Amber Lager is a medium-bodied, amber to light copper-colored beer known for its signature caramel-malt flavor. The distinguished amber color comes from the use of toasted malted barley during the brewing process.
It remains the first choice for beer lovers who shy away from hop-forward, boozy IPAs.
Let’s explore in-depth what amber lagers have to offer:
Amber Lager Stats
|Country of Origin||Austria (Vienna)|
|Taste||Crisp, clean, caramel, balanced|
|ABV||4.5 to 6 percent alcohol content|
|Bitterness Range (IBU)||18 – 32|
|Color Range||Light copper to light brown (7.0 to 14.0 SRM)|
|Original Gravity||1.042 to 1.055 SG|
|Final Gravity Range||1.008 to 1.014 SG|
|Flavors & Aromas||Low to moderate notes of caramel malts and spicy, herbal, or floral hops characteristics. A balanced flavor with a dry finish.|
|Serving Temperature||45 – 50 F|
Amber Lager Review
Amber lager’s aroma, flavor, and hoppiness vary from beer to beer depending on the brewers’ intent. Still, the focus remains on the malty side with a fuller body.
Amber lagers pour golden-amber to darker shades of red. Over the body sits a dense, off-white head that shows low to moderate retention.
The beer is clear with low carbonation. This beer style is also known as Red Lager in America, due to its amazing color.
An amber light beer has low to moderate malt and caramel-sweet aroma. The toast-malty aroma can be grainy. It has a less to no hop aroma with hints of floral or spicy character. Overall, the beer portrays a typical, pleasant and clean profile like a standard lager beer.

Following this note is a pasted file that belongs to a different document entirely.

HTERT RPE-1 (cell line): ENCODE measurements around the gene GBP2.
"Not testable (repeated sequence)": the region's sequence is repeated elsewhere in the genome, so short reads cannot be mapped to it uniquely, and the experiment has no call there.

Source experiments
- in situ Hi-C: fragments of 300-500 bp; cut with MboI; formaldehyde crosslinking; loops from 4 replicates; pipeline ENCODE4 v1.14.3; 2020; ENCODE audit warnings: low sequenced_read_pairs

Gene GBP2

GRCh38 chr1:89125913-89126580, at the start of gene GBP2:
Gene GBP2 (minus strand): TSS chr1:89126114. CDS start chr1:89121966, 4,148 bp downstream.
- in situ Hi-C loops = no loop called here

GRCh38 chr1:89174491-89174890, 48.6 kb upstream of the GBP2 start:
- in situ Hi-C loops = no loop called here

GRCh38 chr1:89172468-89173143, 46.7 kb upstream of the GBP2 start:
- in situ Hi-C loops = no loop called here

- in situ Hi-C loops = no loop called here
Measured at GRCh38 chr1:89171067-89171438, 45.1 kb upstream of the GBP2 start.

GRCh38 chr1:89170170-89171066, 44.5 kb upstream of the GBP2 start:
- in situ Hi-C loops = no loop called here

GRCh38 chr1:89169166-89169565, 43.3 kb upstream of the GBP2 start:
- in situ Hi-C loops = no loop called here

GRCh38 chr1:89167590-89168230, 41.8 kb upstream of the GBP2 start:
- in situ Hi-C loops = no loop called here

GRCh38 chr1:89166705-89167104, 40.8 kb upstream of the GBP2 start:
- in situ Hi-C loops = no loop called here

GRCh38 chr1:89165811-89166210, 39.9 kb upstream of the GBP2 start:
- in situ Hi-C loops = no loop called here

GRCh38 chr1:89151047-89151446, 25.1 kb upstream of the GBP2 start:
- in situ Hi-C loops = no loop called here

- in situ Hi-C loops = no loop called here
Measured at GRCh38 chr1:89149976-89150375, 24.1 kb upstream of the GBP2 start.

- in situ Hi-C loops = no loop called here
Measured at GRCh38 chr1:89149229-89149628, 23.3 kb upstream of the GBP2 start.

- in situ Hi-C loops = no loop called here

Malt’s profile is low to moderate, with notes of caramel and toasty bread becoming more prominent. You can taste low to moderate spicy, herbal, or floral characters when it comes to hop flavors. Hop bitterness will not bother you and blends well with the malt character.
The finish is dry, and the malty flavor lingers until the end. As it is a lager, fruit esters are not present.
The beer has low to moderate carbonation and a light to medium body. Overall, it is a clean, crisp, and smooth beer.
– Food Pairings
Its malt-forwardness, pleasantly sweet, and caramel-like characteristics tend to pair with any type of food.
Still, the most popular food choices to pair with an amber lager are:
- Salty, spicy grilled meat and vegetables can be a great contrast to the toasty, malt notes of the beer.
- White cheddar or alpine-style cheese complements the light caramel sweetness well.
- Fruit desserts adjuncts.
Amber lagers are best served in a tulip glass at a temperature range of 45-50 F.
Traditionally, amber lager beers were the drink of choice at the arrival of the first cold snap. It was a beer of choice for the harvest festival of Oktoberfest. It is a fantastic beer to enjoy on cool fall days. The blend is slightly higher on the malt side yet well-balanced to enjoy with any type of food pairing. However, craft breweries in America try different hopping levels according to their recipes.
Amber lager style can vary according to the region and brewery. Amber lager beer is a popular, sessionable beer style that highlights both hops and malts. However, a standard American Amber Lager is brewed with the following ingredients:
The base of this malt-forward beer consists of two-row or high-protein six-row malt. Amber, victory, and crystal malts give a signature amber color to the beer. Further, toasty, biscuit, and cracker-like characters can be achieved by the use of Munich malt.
The hops are not permitted to outshine in amber light beers. Therefore, the selection of hops is pretty simple. Any type of light flavor and aromatic European or American hops are helpful to achieve desired results.